Modern Orthodox Judaism

Studies and Perspectives

By Menachem-Martin Gordon

Format: Hardcover

Pages: 214

ISBN: 13: 978-965-524-059-7

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by Rabbi Dr. Menachem-Martin Gordon

Hardcover, 214 pages, including index
ISBN 13: 978-965-524-059-7
publication: 2012

Arguing for a “Fullness of Life,” Rabbi Dr. Gordon documents the case for Modern Orthodoxy – a fostering of cultural breadth, yet true to the Halakhah. His incisive analysis of the issue of hukkot ha-goyyim, the Biblical injunction against identifying with alien mores, is captivating, taking note of Maharik’s insistence that style of dress need not be distinctively Jewish, but respectably modest. Noted is Hazal’s denial of a pietistic black as standard dress. Aesthetic sensitivity is valued. Examined is the controversiality of the presumption that olam hazeh is but an ante-chamber to olam haba. Subject to a severe critique is Rav Dessler’s denial of natural law and the efficacy of human initiative – the facade of hishtadlut. The role of the sciences in a religious curriculum is accentuated. A definition of talmid hakham is probed, linked to a decisiveness in halakhic inquiry. Similarly explored is the status of torato umanuto – the issue of the avrekh ha-kollel. The principle of be-khol derakhekha da’ehu is developed, encouraging a diversity of career options. Tzelem Elohim is posited as the uniqueness of each man’s individuality in pursuit of self-realization.

In a particularly provocative inquiry, Rabbi Dr. Gordon examines, with rich Talmudic reference, the possibility of a respectful though critical halakhic view of autonomous value choices, the respectability of a subjective quest for meaning. He explores the intriguing question of formalizing disaffection – a forfeiture of Jewish identity – raised in connection with the status of the Lost Ten Tribes. Noted is Hazal’s reluctance toward exercising tokhehah (rebuke) – resisting a rush to judgment.

Incisively addressed is the issue of feminism in the contemporary milieu and its implications for a traditional halakhic/ideological perspective. A woman’s entitlement to the fullest in self-realization is systematically argued. Birkat she-lo asani ishah is explored in a fascinating exposition. Childbirth is proposed as a woman’s moment of brit.

This volume also offers fascinating insight into the vying worlds of the Talmud and the Kabbalah, examining the contrasting Talmudic and Kabbalistic perceptions of two rituals – mezuzah and netilat yadayim shel shaharit. Rabbi Dr. Gordon demonstrates, intriguingly, the Talmudic preclusion of any protective function assigned the mezuzah on the doorpost, as the Kabbalah would presume. He documents compellingly the Talmudic denial of any nightly death crisis resolved by the washing of the hands each morning, as the Kabbalah would claim. Popular belief in the demonic, reflected in particular Talmudic aggadot, is insightfully shown to have been denied halakhic significance by Hazal.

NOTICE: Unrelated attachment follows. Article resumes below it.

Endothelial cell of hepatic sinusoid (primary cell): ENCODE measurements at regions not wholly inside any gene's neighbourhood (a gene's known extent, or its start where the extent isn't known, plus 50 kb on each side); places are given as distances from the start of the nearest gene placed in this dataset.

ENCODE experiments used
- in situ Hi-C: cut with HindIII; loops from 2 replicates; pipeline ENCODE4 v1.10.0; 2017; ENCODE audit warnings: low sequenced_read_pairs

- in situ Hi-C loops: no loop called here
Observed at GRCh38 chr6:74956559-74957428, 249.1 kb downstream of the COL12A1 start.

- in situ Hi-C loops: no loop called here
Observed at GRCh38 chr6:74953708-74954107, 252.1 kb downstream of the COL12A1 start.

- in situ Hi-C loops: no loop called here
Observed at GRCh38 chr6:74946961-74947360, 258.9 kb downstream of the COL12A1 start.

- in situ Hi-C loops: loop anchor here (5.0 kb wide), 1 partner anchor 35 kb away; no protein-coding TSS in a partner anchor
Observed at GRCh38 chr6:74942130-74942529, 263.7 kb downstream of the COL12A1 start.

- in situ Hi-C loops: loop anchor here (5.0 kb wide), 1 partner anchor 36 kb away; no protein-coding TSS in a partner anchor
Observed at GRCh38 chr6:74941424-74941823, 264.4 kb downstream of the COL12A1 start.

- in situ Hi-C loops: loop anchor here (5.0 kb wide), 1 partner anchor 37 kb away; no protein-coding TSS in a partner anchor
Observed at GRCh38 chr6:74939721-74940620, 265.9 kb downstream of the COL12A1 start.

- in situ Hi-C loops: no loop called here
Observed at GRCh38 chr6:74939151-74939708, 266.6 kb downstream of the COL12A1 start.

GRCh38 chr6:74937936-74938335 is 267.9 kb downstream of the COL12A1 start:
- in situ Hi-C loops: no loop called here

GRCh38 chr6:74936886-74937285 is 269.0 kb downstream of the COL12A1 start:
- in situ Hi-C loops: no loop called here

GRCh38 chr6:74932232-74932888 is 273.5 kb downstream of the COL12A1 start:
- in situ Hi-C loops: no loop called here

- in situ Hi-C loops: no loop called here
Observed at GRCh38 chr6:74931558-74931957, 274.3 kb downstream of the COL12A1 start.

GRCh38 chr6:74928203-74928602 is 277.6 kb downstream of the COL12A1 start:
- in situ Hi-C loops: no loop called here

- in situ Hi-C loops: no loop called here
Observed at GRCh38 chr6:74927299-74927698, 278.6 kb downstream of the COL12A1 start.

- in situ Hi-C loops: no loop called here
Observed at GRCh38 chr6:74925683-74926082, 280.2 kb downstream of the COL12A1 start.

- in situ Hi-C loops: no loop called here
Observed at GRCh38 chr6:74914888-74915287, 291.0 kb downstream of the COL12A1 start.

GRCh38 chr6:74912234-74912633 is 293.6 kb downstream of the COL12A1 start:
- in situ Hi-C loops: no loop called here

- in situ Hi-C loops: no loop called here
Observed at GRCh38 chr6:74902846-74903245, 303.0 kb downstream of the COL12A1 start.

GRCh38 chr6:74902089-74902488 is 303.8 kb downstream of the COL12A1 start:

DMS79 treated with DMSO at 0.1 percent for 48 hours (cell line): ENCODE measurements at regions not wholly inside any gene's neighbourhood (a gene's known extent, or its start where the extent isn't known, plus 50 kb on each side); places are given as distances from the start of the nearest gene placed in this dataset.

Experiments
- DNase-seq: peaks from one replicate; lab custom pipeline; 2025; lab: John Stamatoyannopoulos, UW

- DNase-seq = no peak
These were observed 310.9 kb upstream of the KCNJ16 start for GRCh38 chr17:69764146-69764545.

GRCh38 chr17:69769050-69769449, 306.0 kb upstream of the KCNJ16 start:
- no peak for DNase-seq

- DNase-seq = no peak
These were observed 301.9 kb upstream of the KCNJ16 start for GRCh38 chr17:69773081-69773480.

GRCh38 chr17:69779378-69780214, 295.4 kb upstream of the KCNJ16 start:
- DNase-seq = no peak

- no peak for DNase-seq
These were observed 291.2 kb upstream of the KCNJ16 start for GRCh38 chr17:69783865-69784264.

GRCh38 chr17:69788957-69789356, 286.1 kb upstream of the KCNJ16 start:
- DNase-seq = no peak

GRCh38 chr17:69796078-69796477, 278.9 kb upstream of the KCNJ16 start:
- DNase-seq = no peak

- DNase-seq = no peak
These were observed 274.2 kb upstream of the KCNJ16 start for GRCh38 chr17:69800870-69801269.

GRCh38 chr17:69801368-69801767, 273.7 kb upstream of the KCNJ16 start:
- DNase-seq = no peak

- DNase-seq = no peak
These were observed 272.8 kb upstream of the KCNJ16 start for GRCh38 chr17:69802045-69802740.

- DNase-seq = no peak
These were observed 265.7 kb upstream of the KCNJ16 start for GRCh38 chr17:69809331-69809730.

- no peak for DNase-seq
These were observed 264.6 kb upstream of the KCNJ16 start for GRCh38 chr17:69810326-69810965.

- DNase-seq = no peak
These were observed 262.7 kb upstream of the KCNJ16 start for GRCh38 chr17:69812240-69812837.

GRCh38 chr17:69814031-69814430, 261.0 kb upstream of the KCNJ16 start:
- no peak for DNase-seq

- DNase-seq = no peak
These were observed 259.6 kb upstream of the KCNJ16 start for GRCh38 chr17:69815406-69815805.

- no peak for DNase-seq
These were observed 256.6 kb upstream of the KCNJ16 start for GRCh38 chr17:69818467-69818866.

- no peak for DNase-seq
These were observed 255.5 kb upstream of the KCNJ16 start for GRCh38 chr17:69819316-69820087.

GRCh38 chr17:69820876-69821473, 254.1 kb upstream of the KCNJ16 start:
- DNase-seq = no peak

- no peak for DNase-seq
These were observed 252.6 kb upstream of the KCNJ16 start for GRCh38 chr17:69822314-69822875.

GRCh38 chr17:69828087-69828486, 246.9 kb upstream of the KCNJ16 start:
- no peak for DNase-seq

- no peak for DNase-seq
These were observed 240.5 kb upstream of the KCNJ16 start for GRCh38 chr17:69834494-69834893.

Addressing the issue of messianism, Rabbi Dr. Gordon systematically probes contrasting views of Mashiah and yemot ha-Mashiah as appearing in our classic literature, and examines the implications of each position for the redemptive significance of the State of Israel. The issue is: a messianism of abrupt Divine upheaval or a messianism of emergent human drama.

About the Author

Rabbi Dr. Menachem-Martin Gordon is a distinguished Modern Orthodox thinker whose lectures and publications are highly regarded. He was ordained by Rav Soloveitchik at the Rabbi Isaac Elchanan Theological Seminary of Yeshiva University (1962), and received his Ph.D. degree in Medieval Jewish Philosophy from the Bernard Revel Graduate School of Yeshiva University (1974). His doctoral thesis addressed The Rationalism of Jacob Anatoli, thirteenth century Provencal Biblical commentator and translator of philosophic texts.

Rabbi Dr. Gordon served as Assistant Professor of Judaic Studies at Stern College for Women, Yeshiva University, and as Adjunct Associate Professor at Empire State College, Israel Program, State University of New York. He has lectured, as well, in Business Ethics, at the Jerusalem College of Technology (Machon Lev). Rabbi Dr. Gordon resides in Jerusalem with his wife Bilha, a distinguished artist.

Praise for Modern Orthodox Judaism:

"Rabbi Menachem-Martin Gordon is one of the young luminaries in the growing circle of centrist orthodoxy's champions. His essays are studied and often quoted because he clarifies for intellectuals where Judaism stands on many matters of contemporary interest.... His is truly a major contribution to the effort to combat Jewish Fundamentalism although he deals with it respectfully."
–Rabbi Dr. Emanuel Rackman, Late Chancellor, Bar-Ilan University

"Rabbi Menachem-Martin Gordon treats us to a wonderful array of essays on important issues of Jewish life – such as feminism and universalism – which serves as a fine exposition of Modern Orthodoxy. He brings to bear erudition and originality in the way he looks at issues...."
–Rabbi Dr. Shlomo Riskin, Chief Rabbi of Efrat; Dean and Founder of Ohr Torah Stone Colleges and Graduate Programs; Founding Rabbi of Lincoln Square Synagogue, New York

"In this collection of studies, Rabbi Menachem-Martin Gordon admirably succeeds in providing concrete evidence of the uniqueness and vitality of the approach of Centrist Orthodoxy, which combines meticulous adherence to Halakhic norms with openness to values of modernity. His book represents an important contribution to religious thought. It is especially welcome at a time of resurgence of fundamentalism, which attacks Centrist Orthodoxy as a compromise and does not recognize it as an authentic version of Halakhic Judaism."
–Rabbi Dr. Walter S. Wurzburger, Late Rabbi, Congregation Shaaray Tefila, Lawrence, New York